The activists — Margaret Flowers, 56; Adrienne Pine, 48; David Paul, 69; and Zeese, 63 — were the last demonstrators of about 50 who had spent nights at the embassy since early April.

Benjamin said that by staging the demonstration, activists were able to “engage in the broader issue” and attract the attention of lawmakers and the news media.

“We knew it was a big deal when we started sleeping in this embassy, but I don’t think we understood all the implications that have now come into play,” she said. “Usually, we’re standing in front of the White House, yelling and screaming, and nobody pays attention to us. But this is something real. Something significant.”

Benjamin, who describes herself as “anti­war” and not pro-Maduro, has said the heightened media attention gave Code Pink and others a platform to raise issues like U.S. military intervention and the Vienna Convention.

Zeese, who dismissed claims that Maduro is a dictator, said he believes the U.S. approach to Venezuela will become an issue in the 2020 presidential campaign. Code Pink and other groups already have shifted their focus toward lobbying members of Congress and the United Nations.

“When you occupy a public space, you also occupy a part of the public dialogue,” Zeese said. “This was an amazing event — to have U.S. citizens occupy space in a foreign embassy.”

Carla Barqueiro, a professor at Goucher College in Maryland who specializes in international relations and Latin America, said the embassy occupiers’ decision to align themselves with Maduro may have hurt their cause and diluted their anti-intervention message.

“There are real problems with their optics on that front,” Barqueiro said. “It’s important to be discussing neo-imperialism and what the best course of action ought to be. The problem is they’re now connected with the Maduro government, and that’s probably a mistake.”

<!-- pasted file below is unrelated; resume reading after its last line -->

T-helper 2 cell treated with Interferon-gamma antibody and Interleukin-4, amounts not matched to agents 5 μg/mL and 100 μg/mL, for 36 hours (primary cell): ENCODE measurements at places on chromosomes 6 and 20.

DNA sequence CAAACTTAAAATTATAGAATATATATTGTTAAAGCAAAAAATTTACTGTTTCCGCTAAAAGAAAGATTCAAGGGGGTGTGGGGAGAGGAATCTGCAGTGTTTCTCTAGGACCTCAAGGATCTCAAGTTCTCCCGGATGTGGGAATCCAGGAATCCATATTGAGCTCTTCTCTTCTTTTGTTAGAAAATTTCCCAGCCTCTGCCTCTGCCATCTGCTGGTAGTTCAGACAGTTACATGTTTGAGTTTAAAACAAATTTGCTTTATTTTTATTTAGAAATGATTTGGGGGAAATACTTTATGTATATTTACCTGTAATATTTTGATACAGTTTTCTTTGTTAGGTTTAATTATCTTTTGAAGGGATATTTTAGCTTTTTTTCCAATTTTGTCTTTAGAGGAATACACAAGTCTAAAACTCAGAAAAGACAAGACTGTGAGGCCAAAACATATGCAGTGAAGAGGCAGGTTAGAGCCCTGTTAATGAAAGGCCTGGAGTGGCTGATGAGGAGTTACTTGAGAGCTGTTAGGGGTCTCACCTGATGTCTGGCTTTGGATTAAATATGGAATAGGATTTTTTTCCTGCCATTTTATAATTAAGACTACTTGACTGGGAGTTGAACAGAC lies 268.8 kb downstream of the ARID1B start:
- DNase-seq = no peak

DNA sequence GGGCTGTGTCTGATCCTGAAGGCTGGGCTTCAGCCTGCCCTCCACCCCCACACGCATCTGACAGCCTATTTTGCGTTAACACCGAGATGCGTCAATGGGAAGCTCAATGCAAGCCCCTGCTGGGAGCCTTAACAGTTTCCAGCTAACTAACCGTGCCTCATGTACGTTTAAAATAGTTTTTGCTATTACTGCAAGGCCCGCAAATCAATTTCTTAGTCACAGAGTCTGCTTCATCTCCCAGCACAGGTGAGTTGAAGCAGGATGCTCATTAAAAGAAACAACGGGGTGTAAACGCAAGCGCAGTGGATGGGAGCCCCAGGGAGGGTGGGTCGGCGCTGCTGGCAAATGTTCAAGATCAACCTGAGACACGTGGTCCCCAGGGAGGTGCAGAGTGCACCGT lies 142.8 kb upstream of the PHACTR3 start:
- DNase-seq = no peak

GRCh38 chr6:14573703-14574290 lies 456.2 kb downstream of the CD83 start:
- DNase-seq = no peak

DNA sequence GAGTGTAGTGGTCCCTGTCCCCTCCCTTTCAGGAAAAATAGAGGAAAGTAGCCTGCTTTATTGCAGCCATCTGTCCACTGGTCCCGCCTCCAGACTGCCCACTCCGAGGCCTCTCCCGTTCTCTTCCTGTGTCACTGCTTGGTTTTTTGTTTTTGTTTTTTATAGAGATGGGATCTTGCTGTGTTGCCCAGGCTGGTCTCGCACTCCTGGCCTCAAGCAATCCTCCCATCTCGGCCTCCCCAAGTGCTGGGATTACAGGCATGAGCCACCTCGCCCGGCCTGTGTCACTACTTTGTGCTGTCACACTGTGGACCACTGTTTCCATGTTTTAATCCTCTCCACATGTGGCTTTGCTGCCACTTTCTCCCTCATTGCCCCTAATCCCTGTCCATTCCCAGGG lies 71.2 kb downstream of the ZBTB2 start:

It’s unclear how the embassy showdown might influence American diplomatic relations with Venezuela and other nations, international law experts said, partly because what happened at the embassy was so unusual. American activist groups don’t usually walk into a foreign embassy and declare themselves its rightful protectors, Weiner said.

The United States, about 50 other nations and several international bodies, including the Organization of American States, recognize Guaidó as Venezuela’s interim president. Maduro, who was victorious last year in elections widely considered flawed, is recognized by Russia, China, Cuba and the United Nations.

“Who gets to sit at the seat of Venezuela in the U.N. is going to be decided by the U.N. because it is the body that accredits representatives,” Weiner said. “The question of who gets to sit in the Venezuelan Embassy in Washington, D.C., is going to be decided by the United States government.”

According to the Vienna Convention, police and other local officials cannot enter an embassy unless invited by the ambassador. Code Pink and left-wing activists from groups including the Answer Coalition and Popular Resistance accuse the United States of breaching international law by entering the locked embassy to arrest the activists inside.

Their removal came at the request of Vecchio, Guaidó’s ambassador.

The demonstrators were charged with interfering with State Department diplomatic functions, a federal crime punishable by up to a year in prison.

“We felt we were the true embassy protectors — not the State Department,” Zeese said. “We will continue to protect the embassy by pushing for a protecting power agreement.”

Such an agreement, in which a third-party country assumes control, and protection, of an embassy, is common when a country has ceased diplomatic relations with another.

The trouble is, Weiner said, the United States has not cut diplomatic ties with Venezuela. It has merely shifted its recognition from Maduro to Guaidó as the country’s legitimate leader.

On Friday, Vecchio posted photos online of himself in the embassy, unfurling the Venezuelan flag from a second-story window. Inside, his colleagues were assessing damage they said had been done to the building during the standoff.

Vecchio raised a fist in the air as the flag flapped in the wind.

“Venezuela libre,” he said. Free Venezuela.